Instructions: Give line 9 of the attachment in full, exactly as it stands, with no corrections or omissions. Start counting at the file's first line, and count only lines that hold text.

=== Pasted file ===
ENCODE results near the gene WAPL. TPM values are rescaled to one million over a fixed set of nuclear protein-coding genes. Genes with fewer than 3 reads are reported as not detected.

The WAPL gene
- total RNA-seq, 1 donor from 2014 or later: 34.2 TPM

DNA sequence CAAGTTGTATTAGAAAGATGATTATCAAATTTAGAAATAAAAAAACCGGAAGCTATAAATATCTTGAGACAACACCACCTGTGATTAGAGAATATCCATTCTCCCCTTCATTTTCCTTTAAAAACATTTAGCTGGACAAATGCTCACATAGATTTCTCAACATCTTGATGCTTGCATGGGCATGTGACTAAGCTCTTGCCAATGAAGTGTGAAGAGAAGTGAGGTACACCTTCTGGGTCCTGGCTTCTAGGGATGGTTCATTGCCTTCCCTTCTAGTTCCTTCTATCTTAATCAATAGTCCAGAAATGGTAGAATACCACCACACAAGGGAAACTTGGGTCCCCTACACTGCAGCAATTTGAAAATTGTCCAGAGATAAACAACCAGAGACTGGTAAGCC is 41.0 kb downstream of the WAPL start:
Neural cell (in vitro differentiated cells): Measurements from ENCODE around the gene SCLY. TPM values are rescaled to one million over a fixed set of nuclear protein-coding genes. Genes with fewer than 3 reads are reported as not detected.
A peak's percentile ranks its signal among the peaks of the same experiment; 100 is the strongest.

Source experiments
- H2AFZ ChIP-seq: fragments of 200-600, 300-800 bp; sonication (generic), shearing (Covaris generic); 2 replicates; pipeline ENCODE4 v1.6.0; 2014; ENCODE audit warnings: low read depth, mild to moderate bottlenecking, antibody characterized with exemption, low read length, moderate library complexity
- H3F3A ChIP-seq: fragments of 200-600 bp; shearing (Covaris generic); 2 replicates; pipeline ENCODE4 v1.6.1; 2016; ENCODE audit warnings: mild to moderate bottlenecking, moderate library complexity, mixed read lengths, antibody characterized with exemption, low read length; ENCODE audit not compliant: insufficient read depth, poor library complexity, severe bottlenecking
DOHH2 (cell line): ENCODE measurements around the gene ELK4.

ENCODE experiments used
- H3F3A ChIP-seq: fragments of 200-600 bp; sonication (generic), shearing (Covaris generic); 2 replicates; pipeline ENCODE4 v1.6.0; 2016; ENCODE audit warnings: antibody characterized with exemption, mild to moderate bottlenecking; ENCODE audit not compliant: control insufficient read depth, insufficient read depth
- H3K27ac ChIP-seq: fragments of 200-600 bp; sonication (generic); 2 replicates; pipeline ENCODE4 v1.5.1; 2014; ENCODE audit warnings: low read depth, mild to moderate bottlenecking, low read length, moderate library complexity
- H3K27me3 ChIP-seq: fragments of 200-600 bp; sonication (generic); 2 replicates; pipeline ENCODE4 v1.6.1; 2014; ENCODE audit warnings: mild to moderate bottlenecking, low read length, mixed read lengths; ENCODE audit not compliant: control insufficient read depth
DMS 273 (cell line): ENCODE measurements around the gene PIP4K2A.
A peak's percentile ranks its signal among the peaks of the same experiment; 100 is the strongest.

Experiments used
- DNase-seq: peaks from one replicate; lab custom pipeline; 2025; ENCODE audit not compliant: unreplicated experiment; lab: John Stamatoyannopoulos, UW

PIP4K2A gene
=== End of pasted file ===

- H3F3A ChIP-seq: fragments of 200-600 bp; shearing (Covaris generic); 2 replicates; pipeline ENCODE4 v1.6.1; 2016; ENCODE audit warnings: mild to moderate bottlenecking, moderate library complexity, mixed read lengths, antibody characterized with exemption, low read length; ENCODE audit not compliant: insufficient read depth, poor library complexity, severe bottlenecking